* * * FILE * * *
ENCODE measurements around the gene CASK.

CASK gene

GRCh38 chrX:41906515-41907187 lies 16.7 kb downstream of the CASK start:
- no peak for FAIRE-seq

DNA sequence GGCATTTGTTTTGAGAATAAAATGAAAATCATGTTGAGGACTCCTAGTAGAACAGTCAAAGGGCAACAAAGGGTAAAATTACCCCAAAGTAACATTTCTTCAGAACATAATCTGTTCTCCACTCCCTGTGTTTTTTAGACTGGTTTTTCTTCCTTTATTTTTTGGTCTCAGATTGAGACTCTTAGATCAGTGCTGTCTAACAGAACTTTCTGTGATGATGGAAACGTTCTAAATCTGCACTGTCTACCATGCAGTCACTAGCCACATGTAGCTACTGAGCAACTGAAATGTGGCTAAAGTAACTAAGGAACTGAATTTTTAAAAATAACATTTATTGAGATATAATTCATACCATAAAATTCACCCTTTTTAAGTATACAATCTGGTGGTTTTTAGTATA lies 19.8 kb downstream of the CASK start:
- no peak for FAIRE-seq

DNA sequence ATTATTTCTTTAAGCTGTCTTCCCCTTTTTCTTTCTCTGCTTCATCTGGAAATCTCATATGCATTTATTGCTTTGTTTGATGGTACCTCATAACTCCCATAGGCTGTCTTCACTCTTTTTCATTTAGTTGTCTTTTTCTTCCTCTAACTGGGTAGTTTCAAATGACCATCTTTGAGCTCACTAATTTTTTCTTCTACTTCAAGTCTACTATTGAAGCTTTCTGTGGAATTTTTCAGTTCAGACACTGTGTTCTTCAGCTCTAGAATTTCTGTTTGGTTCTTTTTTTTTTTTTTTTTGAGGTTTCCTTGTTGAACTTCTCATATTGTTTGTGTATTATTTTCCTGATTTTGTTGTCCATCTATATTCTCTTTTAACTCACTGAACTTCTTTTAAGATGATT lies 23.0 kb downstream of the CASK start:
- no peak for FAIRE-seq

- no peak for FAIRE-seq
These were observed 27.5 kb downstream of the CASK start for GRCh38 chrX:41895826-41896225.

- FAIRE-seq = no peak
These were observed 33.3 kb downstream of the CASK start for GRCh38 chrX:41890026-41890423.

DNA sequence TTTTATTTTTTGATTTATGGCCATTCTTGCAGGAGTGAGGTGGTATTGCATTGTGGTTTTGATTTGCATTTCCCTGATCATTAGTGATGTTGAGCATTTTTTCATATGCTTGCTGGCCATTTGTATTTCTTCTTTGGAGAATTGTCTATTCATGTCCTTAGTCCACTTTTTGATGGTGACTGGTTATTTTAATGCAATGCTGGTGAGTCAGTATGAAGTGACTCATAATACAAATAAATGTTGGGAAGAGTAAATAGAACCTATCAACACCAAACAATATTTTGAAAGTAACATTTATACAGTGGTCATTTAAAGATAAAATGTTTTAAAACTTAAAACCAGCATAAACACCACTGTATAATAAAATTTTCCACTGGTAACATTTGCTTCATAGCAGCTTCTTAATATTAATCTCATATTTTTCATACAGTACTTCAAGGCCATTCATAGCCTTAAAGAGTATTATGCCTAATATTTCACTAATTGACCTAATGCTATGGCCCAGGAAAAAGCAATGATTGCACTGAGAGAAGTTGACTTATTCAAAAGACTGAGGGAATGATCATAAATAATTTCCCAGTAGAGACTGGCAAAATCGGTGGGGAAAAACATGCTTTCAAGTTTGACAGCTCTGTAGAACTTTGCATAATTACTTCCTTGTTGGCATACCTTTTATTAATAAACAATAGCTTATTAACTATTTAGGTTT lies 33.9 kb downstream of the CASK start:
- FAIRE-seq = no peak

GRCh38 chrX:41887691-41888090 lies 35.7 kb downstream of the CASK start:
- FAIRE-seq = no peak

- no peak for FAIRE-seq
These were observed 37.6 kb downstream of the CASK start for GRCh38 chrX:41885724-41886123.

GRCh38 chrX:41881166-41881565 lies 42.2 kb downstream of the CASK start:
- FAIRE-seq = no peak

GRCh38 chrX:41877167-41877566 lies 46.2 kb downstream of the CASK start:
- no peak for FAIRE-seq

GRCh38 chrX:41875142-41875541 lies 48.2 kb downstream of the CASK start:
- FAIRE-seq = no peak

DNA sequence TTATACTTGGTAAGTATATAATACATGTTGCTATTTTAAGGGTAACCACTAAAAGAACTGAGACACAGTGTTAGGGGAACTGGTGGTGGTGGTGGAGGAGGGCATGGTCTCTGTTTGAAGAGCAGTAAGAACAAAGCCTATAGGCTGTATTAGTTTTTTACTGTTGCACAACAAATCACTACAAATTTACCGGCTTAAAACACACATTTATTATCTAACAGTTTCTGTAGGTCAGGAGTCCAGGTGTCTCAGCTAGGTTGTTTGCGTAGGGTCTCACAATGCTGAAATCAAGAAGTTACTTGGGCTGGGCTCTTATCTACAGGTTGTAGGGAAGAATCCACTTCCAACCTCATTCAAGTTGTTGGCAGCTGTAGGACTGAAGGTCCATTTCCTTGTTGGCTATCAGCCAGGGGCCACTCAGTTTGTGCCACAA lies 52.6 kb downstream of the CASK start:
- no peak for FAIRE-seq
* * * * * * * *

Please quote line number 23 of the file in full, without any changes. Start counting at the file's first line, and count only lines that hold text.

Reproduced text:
GRCh38 chrX:41875142-41875541 lies 48.2 kb downstream of the CASK start: